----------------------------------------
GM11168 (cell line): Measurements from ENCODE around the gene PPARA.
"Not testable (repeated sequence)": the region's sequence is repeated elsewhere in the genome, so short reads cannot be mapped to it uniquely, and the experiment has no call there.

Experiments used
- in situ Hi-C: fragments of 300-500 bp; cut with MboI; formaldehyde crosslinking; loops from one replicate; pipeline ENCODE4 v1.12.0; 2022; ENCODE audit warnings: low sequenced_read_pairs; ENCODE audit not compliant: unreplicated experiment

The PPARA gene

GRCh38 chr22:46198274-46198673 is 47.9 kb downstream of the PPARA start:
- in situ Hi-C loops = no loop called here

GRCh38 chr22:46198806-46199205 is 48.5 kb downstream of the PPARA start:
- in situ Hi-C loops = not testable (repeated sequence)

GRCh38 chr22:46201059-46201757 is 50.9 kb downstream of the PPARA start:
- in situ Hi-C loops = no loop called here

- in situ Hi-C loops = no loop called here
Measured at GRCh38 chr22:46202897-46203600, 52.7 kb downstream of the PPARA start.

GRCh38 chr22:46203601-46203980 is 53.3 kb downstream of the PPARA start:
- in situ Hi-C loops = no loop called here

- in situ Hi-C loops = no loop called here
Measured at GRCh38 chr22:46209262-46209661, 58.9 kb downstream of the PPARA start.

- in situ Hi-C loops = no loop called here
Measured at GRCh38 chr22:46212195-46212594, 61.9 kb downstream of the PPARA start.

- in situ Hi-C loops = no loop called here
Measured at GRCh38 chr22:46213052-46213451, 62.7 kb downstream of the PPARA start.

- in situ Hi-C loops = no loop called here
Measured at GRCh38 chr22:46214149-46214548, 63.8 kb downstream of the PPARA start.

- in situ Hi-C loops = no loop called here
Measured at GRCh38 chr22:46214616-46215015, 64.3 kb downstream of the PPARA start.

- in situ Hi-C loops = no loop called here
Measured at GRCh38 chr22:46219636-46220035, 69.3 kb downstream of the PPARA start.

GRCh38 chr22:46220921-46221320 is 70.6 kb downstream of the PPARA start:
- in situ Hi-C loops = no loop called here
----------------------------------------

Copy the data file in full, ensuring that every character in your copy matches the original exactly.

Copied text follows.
GM11168 (cell line): Measurements from ENCODE around the gene PPARA.
"Not testable (repeated sequence)": the region's sequence is repeated elsewhere in the genome, so short reads cannot be mapped to it uniquely, and the experiment has no call there.

Experiments used
- in situ Hi-C: fragments of 300-500 bp; cut with MboI; formaldehyde crosslinking; loops from one replicate; pipeline ENCODE4 v1.12.0; 2022; ENCODE audit warnings: low sequenced_read_pairs; ENCODE audit not compliant: unreplicated experiment

The PPARA gene

GRCh38 chr22:46198274-46198673 is 47.9 kb downstream of the PPARA start:
- in situ Hi-C loops = no loop called here

GRCh38 chr22:46198806-46199205 is 48.5 kb downstream of the PPARA start:
- in situ Hi-C loops = not testable (repeated sequence)

GRCh38 chr22:46201059-46201757 is 50.9 kb downstream of the PPARA start:
- in situ Hi-C loops = no loop called here

- in situ Hi-C loops = no loop called here
Measured at GRCh38 chr22:46202897-46203600, 52.7 kb downstream of the PPARA start.

GRCh38 chr22:46203601-46203980 is 53.3 kb downstream of the PPARA start:
- in situ Hi-C loops = no loop called here

- in situ Hi-C loops = no loop called here
Measured at GRCh38 chr22:46209262-46209661, 58.9 kb downstream of the PPARA start.

- in situ Hi-C loops = no loop called here
Measured at GRCh38 chr22:46212195-46212594, 61.9 kb downstream of the PPARA start.

- in situ Hi-C loops = no loop called here
Measured at GRCh38 chr22:46213052-46213451, 62.7 kb downstream of the PPARA start.

- in situ Hi-C loops = no loop called here
Measured at GRCh38 chr22:46214149-46214548, 63.8 kb downstream of the PPARA start.

- in situ Hi-C loops = no loop called here
Measured at GRCh38 chr22:46214616-46215015, 64.3 kb downstream of the PPARA start.

- in situ Hi-C loops = no loop called here
Measured at GRCh38 chr22:46219636-46220035, 69.3 kb downstream of the PPARA start.

GRCh38 chr22:46220921-46221320 is 70.6 kb downstream of the PPARA start:
- in situ Hi-C loops = no loop called here